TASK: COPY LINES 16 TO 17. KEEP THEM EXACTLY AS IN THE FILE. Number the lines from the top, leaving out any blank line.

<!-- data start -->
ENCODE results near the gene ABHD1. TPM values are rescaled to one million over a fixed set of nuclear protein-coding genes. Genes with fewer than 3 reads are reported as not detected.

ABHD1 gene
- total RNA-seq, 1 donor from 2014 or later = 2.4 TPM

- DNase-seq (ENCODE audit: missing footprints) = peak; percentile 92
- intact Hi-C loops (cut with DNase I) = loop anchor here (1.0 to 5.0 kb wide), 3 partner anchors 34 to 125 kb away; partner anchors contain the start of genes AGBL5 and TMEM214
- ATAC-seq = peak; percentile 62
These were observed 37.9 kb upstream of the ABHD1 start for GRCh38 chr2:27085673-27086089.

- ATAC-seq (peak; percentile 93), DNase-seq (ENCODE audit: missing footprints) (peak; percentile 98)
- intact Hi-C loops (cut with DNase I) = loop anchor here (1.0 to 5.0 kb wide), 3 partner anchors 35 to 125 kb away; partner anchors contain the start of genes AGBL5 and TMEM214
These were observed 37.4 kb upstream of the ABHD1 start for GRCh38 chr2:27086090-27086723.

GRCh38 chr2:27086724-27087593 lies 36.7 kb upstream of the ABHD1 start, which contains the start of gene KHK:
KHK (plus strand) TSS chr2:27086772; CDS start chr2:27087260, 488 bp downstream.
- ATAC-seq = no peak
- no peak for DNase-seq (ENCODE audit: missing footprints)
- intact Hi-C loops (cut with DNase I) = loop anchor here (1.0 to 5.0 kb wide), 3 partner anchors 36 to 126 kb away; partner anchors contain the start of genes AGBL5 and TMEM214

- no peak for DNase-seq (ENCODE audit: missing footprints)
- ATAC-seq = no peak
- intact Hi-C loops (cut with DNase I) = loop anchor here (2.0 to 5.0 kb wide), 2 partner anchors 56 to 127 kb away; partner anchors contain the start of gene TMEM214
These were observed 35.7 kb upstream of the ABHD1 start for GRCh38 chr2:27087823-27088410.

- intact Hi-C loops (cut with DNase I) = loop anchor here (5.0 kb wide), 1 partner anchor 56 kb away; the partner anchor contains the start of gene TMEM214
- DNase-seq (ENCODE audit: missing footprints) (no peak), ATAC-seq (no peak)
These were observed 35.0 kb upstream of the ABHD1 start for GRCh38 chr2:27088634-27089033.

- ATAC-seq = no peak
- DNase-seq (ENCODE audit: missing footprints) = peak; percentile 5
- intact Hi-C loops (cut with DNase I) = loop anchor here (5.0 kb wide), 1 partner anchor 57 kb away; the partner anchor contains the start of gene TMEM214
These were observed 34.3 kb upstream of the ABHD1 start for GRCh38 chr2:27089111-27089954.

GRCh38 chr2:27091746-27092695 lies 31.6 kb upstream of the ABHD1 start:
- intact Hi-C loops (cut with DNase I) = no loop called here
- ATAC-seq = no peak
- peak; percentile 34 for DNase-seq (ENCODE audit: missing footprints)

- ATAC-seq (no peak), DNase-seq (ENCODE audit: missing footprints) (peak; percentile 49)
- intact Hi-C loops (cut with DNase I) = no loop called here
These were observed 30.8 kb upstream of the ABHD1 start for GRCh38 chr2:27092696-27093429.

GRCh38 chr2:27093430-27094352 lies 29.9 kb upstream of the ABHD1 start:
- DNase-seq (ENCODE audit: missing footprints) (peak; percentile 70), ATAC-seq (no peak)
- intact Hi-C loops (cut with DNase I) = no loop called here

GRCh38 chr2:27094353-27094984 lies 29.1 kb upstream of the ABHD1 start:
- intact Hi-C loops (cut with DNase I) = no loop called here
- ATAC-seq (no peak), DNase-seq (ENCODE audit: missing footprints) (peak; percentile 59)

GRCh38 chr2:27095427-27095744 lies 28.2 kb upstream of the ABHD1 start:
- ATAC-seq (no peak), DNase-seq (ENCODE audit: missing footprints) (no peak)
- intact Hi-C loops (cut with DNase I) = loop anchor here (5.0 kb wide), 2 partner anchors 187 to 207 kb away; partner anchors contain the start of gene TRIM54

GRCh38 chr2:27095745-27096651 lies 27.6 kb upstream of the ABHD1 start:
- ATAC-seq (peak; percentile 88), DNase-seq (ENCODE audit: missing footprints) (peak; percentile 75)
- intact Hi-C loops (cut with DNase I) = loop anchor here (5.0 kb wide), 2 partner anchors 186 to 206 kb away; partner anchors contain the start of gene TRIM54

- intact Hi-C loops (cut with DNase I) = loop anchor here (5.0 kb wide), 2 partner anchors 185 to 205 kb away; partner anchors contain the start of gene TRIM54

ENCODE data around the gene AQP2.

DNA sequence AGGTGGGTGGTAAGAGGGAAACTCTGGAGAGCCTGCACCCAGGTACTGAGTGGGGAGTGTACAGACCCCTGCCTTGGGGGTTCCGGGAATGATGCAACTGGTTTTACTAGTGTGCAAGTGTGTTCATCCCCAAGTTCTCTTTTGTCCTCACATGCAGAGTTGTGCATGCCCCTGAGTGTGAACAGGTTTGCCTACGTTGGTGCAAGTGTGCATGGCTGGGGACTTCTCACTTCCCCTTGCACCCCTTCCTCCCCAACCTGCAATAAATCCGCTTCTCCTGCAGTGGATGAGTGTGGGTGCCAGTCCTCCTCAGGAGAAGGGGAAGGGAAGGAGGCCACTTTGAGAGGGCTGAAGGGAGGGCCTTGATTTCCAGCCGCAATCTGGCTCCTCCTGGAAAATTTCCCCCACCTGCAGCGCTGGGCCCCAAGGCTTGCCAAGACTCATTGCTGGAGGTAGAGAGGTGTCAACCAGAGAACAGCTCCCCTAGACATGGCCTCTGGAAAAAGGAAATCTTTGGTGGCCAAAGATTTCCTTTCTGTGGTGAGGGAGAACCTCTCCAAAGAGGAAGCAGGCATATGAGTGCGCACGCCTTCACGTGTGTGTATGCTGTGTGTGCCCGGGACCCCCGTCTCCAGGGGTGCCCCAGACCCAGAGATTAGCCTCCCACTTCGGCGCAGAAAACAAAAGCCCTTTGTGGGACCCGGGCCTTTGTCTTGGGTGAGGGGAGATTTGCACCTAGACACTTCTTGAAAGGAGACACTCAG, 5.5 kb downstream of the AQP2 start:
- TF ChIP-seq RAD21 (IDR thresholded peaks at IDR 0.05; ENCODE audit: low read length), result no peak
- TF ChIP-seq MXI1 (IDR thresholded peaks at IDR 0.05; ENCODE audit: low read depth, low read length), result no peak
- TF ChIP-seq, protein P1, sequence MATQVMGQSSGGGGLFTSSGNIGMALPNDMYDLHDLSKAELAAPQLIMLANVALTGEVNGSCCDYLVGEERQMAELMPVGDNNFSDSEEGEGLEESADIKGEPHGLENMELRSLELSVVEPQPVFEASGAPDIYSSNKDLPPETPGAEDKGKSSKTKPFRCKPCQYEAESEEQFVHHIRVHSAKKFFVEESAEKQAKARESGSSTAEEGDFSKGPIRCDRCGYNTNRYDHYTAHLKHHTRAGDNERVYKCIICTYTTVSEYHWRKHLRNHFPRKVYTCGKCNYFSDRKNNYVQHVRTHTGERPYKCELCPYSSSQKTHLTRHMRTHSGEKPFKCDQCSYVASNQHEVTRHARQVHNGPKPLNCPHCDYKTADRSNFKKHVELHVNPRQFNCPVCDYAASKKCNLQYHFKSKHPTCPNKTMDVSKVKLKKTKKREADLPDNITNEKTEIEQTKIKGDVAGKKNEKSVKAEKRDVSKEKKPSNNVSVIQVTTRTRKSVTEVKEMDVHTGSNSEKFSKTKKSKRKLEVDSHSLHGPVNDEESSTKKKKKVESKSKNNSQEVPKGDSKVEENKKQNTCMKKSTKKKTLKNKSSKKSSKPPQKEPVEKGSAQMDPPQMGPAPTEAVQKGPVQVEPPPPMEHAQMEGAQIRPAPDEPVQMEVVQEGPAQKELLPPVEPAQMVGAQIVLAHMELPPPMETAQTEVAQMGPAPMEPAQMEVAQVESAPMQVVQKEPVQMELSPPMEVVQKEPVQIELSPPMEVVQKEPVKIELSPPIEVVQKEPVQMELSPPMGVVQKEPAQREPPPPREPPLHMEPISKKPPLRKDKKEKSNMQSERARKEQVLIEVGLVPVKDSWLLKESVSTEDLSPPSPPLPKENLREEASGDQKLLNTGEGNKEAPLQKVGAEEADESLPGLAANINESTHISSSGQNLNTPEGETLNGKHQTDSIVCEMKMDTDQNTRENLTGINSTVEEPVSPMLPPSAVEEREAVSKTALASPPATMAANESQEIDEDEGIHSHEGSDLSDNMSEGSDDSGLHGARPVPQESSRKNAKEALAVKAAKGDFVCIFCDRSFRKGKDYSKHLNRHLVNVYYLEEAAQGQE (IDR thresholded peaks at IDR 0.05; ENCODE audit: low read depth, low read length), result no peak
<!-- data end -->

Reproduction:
- no peak for DNase-seq (ENCODE audit: missing footprints)
- ATAC-seq = no peak